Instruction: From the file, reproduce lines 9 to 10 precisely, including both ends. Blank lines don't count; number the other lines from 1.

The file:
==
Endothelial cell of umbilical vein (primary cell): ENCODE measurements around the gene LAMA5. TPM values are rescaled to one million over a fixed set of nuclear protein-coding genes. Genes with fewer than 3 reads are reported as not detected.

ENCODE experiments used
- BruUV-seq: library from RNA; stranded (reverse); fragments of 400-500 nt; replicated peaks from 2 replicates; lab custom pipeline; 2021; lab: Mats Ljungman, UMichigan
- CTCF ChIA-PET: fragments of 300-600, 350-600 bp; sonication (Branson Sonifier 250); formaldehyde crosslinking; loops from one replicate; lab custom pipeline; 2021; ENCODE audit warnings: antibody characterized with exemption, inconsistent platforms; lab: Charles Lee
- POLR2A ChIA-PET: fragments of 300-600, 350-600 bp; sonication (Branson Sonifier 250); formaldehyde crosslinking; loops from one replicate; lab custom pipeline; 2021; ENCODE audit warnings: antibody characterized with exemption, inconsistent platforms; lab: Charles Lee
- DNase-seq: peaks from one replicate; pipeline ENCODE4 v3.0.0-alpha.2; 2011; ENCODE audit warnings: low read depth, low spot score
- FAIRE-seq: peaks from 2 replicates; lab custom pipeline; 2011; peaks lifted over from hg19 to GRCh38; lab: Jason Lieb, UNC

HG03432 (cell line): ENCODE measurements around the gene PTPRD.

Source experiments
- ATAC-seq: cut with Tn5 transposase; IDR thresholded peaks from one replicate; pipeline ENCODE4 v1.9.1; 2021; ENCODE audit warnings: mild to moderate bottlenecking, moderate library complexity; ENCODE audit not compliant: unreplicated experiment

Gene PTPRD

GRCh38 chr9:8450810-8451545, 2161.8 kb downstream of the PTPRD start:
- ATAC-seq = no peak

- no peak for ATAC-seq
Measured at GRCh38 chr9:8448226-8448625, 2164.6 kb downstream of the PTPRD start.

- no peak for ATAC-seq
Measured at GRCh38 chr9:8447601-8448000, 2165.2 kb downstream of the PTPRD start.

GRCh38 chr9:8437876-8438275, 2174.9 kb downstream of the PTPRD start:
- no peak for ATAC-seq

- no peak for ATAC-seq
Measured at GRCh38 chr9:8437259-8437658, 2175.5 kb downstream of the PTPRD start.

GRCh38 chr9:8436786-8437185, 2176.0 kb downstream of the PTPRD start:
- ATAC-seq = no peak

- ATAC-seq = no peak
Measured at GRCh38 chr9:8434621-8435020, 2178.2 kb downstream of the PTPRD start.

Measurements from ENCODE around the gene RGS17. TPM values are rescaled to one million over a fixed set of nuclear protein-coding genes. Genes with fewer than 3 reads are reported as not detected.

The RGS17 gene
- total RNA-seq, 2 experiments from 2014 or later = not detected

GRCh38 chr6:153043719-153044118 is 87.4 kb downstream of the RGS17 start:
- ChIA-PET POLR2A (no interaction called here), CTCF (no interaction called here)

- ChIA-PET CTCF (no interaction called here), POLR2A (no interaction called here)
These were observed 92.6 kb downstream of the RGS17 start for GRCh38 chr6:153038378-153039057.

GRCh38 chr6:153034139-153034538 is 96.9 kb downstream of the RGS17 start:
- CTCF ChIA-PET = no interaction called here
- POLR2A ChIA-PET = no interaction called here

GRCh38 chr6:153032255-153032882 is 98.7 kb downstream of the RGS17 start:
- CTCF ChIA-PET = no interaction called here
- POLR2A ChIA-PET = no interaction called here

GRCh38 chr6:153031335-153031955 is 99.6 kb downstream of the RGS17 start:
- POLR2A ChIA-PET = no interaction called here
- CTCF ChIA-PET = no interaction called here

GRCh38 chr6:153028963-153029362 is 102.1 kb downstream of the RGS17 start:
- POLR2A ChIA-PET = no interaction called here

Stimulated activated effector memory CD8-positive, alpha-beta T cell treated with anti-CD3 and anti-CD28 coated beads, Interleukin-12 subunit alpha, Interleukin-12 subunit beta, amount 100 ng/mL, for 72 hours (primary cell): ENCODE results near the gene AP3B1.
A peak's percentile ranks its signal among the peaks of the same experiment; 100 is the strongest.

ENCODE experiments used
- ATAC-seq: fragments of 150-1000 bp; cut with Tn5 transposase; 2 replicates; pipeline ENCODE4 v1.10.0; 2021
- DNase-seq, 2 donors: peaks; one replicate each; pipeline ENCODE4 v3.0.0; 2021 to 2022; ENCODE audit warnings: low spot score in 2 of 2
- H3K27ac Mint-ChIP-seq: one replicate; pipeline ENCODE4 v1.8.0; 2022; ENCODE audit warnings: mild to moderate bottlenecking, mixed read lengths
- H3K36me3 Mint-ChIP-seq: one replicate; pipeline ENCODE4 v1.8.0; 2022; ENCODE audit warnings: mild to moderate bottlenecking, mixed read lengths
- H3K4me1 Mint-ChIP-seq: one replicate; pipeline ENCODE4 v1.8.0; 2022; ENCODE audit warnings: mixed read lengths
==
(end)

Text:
Source experiments
- ATAC-seq: cut with Tn5 transposase; IDR thresholded peaks from one replicate; pipeline ENCODE4 v1.9.1; 2021; ENCODE audit warnings: mild to moderate bottlenecking, moderate library complexity; ENCODE audit not compliant: unreplicated experiment